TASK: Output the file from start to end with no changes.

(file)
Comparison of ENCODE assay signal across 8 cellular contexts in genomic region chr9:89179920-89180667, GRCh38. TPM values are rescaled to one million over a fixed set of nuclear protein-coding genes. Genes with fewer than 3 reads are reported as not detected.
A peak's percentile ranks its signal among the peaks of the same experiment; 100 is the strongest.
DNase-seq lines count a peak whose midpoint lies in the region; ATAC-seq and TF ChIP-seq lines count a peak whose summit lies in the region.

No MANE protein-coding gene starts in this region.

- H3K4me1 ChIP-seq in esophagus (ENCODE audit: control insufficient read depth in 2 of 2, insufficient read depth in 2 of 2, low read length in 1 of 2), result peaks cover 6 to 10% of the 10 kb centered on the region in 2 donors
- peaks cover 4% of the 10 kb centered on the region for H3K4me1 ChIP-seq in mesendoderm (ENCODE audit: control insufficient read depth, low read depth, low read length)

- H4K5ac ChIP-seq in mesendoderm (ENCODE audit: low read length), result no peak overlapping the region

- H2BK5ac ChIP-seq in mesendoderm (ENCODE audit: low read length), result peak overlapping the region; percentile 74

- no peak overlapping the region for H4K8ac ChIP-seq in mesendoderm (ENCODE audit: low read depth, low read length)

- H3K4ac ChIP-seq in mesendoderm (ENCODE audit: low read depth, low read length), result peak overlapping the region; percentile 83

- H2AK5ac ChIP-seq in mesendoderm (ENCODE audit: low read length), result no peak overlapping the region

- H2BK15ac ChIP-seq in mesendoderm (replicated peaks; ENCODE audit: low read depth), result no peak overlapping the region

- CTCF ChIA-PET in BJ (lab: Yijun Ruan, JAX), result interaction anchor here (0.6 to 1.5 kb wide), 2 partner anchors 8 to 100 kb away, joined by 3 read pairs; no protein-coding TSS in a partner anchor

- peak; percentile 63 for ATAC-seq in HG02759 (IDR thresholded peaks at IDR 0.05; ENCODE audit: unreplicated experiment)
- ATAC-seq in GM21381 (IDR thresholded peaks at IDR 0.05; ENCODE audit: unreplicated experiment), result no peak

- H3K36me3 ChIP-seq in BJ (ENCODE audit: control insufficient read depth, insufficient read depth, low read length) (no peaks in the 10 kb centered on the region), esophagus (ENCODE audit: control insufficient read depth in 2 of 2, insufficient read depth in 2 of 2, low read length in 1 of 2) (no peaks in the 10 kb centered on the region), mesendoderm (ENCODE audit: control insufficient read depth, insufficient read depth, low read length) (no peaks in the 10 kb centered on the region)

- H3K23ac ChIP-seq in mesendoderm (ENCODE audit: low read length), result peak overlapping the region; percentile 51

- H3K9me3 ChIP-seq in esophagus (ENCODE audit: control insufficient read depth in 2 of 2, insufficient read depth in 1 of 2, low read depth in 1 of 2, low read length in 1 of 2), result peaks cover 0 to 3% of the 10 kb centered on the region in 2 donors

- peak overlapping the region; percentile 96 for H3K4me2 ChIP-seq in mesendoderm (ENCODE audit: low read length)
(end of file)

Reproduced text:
Comparison of ENCODE assay signal across 8 cellular contexts in genomic region chr9:89179920-89180667, GRCh38. TPM values are rescaled to one million over a fixed set of nuclear protein-coding genes. Genes with fewer than 3 reads are reported as not detected.
A peak's percentile ranks its signal among the peaks of the same experiment; 100 is the strongest.
DNase-seq lines count a peak whose midpoint lies in the region; ATAC-seq and TF ChIP-seq lines count a peak whose summit lies in the region.

No MANE protein-coding gene starts in this region.

- H3K4me1 ChIP-seq in esophagus (ENCODE audit: control insufficient read depth in 2 of 2, insufficient read depth in 2 of 2, low read length in 1 of 2), result peaks cover 6 to 10% of the 10 kb centered on the region in 2 donors
- peaks cover 4% of the 10 kb centered on the region for H3K4me1 ChIP-seq in mesendoderm (ENCODE audit: control insufficient read depth, low read depth, low read length)

- H4K5ac ChIP-seq in mesendoderm (ENCODE audit: low read length), result no peak overlapping the region

- H2BK5ac ChIP-seq in mesendoderm (ENCODE audit: low read length), result peak overlapping the region; percentile 74

- no peak overlapping the region for H4K8ac ChIP-seq in mesendoderm (ENCODE audit: low read depth, low read length)

- H3K4ac ChIP-seq in mesendoderm (ENCODE audit: low read depth, low read length), result peak overlapping the region; percentile 83

- H2AK5ac ChIP-seq in mesendoderm (ENCODE audit: low read length), result no peak overlapping the region

- H2BK15ac ChIP-seq in mesendoderm (replicated peaks; ENCODE audit: low read depth), result no peak overlapping the region

- CTCF ChIA-PET in BJ (lab: Yijun Ruan, JAX), result interaction anchor here (0.6 to 1.5 kb wide), 2 partner anchors 8 to 100 kb away, joined by 3 read pairs; no protein-coding TSS in a partner anchor

- peak; percentile 63 for ATAC-seq in HG02759 (IDR thresholded peaks at IDR 0.05; ENCODE audit: unreplicated experiment)
- ATAC-seq in GM21381 (IDR thresholded peaks at IDR 0.05; ENCODE audit: unreplicated experiment), result no peak

- H3K36me3 ChIP-seq in BJ (ENCODE audit: control insufficient read depth, insufficient read depth, low read length) (no peaks in the 10 kb centered on the region), esophagus (ENCODE audit: control insufficient read depth in 2 of 2, insufficient read depth in 2 of 2, low read length in 1 of 2) (no peaks in the 10 kb centered on the region), mesendoderm (ENCODE audit: control insufficient read depth, insufficient read depth, low read length) (no peaks in the 10 kb centered on the region)

- H3K23ac ChIP-seq in mesendoderm (ENCODE audit: low read length), result peak overlapping the region; percentile 51

- H3K9me3 ChIP-seq in esophagus (ENCODE audit: control insufficient read depth in 2 of 2, insufficient read depth in 1 of 2, low read depth in 1 of 2, low read length in 1 of 2), result peaks cover 0 to 3% of the 10 kb centered on the region in 2 donors

- peak overlapping the region; percentile 96 for H3K4me2 ChIP-seq in mesendoderm (ENCODE audit: low read length)